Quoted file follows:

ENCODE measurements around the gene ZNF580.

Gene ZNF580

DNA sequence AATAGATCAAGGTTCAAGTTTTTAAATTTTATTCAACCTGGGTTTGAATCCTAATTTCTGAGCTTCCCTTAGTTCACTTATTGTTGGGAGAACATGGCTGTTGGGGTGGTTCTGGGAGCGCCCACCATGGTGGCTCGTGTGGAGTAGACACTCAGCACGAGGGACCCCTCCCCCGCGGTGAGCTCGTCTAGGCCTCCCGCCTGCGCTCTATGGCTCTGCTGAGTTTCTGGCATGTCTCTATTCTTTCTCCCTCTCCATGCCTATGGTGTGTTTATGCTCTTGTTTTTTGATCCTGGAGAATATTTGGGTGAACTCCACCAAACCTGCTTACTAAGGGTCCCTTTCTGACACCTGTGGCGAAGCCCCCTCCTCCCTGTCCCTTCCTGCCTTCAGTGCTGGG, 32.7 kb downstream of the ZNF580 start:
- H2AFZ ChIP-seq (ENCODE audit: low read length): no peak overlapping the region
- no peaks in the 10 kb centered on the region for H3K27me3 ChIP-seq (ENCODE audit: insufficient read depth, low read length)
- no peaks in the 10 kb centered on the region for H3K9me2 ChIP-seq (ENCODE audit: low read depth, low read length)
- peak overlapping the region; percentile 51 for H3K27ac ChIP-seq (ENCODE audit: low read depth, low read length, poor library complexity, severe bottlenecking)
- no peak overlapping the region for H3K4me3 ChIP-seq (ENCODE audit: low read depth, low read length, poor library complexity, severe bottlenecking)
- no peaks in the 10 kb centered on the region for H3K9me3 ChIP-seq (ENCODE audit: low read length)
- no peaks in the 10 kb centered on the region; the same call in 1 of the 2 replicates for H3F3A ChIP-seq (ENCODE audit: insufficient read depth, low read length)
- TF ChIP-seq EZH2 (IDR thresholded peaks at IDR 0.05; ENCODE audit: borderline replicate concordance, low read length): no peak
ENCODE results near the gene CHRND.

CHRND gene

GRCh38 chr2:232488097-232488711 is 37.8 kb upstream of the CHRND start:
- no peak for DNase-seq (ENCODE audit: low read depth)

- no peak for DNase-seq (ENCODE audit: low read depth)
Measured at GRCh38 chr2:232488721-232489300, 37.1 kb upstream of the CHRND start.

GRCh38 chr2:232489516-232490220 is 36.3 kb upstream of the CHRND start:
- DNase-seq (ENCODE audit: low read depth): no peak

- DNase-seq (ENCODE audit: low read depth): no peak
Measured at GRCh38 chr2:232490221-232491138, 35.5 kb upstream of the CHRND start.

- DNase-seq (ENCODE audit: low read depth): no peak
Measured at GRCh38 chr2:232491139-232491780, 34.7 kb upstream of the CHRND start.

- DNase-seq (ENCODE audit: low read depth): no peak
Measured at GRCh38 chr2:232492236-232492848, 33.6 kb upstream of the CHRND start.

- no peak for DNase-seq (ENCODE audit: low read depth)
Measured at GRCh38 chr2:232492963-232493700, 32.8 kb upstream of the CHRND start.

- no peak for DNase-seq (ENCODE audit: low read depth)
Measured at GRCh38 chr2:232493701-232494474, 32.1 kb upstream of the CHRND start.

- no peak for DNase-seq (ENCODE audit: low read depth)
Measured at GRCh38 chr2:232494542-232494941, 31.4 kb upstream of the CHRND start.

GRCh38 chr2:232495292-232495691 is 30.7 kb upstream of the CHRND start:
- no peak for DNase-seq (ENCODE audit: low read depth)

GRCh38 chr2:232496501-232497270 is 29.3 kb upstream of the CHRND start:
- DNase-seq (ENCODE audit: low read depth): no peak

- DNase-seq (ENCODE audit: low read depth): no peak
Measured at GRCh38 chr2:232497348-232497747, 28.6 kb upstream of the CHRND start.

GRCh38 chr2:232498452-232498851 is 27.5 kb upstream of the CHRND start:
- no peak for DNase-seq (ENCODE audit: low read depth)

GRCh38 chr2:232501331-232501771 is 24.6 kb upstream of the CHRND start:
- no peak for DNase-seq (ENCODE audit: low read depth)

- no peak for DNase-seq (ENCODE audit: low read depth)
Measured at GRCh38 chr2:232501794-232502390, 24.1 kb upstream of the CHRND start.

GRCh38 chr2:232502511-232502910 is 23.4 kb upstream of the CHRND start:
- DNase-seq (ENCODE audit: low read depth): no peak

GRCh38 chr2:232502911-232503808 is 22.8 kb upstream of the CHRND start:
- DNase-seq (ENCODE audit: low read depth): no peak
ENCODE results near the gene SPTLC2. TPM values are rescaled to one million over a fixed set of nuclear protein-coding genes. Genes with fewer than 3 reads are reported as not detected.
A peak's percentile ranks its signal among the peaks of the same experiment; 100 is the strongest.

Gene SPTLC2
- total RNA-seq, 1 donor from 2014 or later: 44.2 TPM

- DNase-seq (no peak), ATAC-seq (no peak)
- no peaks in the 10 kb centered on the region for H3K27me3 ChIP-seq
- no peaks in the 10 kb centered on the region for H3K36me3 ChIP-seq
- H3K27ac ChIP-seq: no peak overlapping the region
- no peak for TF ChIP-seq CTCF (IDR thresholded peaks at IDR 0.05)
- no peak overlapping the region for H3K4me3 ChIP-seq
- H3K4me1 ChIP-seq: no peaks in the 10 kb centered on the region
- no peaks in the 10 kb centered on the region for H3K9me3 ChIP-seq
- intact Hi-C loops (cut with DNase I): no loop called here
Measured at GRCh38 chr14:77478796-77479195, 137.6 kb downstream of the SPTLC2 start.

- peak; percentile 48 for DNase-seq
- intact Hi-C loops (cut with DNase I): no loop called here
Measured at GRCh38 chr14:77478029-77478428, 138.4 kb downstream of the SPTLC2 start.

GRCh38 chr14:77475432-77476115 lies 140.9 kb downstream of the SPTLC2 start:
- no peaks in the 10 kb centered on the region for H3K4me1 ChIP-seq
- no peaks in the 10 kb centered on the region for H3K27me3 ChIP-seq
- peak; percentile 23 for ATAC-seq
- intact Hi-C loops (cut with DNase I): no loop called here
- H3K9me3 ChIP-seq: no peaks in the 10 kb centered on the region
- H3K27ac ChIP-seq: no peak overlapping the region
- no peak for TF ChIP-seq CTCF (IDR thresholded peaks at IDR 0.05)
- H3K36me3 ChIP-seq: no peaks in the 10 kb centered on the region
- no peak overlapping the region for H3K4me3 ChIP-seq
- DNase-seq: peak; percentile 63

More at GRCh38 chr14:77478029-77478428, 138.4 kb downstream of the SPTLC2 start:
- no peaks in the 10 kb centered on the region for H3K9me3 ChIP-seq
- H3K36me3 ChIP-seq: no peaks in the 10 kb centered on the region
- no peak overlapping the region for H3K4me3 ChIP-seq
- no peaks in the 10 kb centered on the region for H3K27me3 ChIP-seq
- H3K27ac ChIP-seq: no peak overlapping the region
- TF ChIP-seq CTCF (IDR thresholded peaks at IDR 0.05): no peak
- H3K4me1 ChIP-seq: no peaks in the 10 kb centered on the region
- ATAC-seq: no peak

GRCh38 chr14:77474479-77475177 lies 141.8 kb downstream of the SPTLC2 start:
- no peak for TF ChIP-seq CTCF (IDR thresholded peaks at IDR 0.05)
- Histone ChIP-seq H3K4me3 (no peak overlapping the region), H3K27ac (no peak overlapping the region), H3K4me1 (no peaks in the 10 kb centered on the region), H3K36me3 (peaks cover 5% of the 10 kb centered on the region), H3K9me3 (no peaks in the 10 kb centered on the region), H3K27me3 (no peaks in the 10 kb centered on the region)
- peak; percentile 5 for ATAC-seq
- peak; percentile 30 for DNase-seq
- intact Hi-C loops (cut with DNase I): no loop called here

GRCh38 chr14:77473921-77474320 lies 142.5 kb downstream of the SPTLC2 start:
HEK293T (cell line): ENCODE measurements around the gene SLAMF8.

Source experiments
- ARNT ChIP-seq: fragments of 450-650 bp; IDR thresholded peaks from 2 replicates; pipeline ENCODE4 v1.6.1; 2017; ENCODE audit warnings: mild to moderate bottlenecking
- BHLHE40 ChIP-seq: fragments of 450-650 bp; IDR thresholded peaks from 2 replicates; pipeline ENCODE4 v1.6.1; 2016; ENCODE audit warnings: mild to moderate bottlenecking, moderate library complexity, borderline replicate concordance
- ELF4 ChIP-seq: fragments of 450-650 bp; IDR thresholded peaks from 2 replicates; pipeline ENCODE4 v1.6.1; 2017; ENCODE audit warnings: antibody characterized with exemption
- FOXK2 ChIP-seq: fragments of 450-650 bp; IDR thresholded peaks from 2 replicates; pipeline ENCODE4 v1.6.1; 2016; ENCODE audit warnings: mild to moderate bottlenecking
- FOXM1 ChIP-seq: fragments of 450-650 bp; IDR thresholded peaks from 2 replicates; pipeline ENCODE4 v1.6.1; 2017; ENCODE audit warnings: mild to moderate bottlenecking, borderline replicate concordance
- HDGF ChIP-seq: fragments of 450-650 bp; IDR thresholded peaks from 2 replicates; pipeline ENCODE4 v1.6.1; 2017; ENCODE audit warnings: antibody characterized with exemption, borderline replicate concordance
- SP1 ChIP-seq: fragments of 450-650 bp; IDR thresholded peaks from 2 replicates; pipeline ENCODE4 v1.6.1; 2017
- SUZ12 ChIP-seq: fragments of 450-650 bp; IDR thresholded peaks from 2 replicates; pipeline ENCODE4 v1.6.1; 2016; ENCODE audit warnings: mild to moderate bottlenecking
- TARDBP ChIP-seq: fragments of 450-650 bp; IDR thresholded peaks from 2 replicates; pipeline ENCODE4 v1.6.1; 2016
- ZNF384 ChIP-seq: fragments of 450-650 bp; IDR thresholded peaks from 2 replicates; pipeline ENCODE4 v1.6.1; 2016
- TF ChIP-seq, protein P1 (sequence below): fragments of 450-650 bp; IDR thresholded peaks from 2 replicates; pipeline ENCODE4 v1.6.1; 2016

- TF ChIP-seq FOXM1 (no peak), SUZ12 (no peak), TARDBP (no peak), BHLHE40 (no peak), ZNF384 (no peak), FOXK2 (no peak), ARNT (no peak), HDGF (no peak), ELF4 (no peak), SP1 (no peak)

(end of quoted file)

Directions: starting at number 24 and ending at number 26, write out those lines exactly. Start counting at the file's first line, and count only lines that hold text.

- DNase-seq (ENCODE audit: low read depth): no peak
Measured at GRCh38 chr2:232492236-232492848, 33.6 kb upstream of the CHRND start.

- no peak for DNase-seq (ENCODE audit: low read depth)